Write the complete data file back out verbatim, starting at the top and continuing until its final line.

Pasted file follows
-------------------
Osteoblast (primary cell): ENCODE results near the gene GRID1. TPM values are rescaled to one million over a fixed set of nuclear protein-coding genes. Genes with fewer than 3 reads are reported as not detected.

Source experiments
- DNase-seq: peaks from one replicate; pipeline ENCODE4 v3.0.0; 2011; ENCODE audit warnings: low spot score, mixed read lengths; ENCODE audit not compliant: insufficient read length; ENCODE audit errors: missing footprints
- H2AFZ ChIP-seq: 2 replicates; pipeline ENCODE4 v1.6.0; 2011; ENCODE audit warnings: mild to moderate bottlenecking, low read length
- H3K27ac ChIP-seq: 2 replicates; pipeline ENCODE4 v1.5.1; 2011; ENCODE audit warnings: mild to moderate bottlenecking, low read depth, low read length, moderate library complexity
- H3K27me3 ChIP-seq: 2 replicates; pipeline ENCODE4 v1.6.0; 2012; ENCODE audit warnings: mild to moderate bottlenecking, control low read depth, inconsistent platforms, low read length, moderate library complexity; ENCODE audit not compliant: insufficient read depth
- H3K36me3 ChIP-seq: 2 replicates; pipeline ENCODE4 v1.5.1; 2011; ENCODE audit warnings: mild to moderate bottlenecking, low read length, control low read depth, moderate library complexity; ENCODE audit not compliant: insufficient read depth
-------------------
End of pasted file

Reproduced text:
Osteoblast (primary cell): ENCODE results near the gene GRID1. TPM values are rescaled to one million over a fixed set of nuclear protein-coding genes. Genes with fewer than 3 reads are reported as not detected.

Source experiments
- DNase-seq: peaks from one replicate; pipeline ENCODE4 v3.0.0; 2011; ENCODE audit warnings: low spot score, mixed read lengths; ENCODE audit not compliant: insufficient read length; ENCODE audit errors: missing footprints
- H2AFZ ChIP-seq: 2 replicates; pipeline ENCODE4 v1.6.0; 2011; ENCODE audit warnings: mild to moderate bottlenecking, low read length
- H3K27ac ChIP-seq: 2 replicates; pipeline ENCODE4 v1.5.1; 2011; ENCODE audit warnings: mild to moderate bottlenecking, low read depth, low read length, moderate library complexity
- H3K27me3 ChIP-seq: 2 replicates; pipeline ENCODE4 v1.6.0; 2012; ENCODE audit warnings: mild to moderate bottlenecking, control low read depth, inconsistent platforms, low read length, moderate library complexity; ENCODE audit not compliant: insufficient read depth
- H3K36me3 ChIP-seq: 2 replicates; pipeline ENCODE4 v1.5.1; 2011; ENCODE audit warnings: mild to moderate bottlenecking, low read length, control low read depth, moderate library complexity; ENCODE audit not compliant: insufficient read depth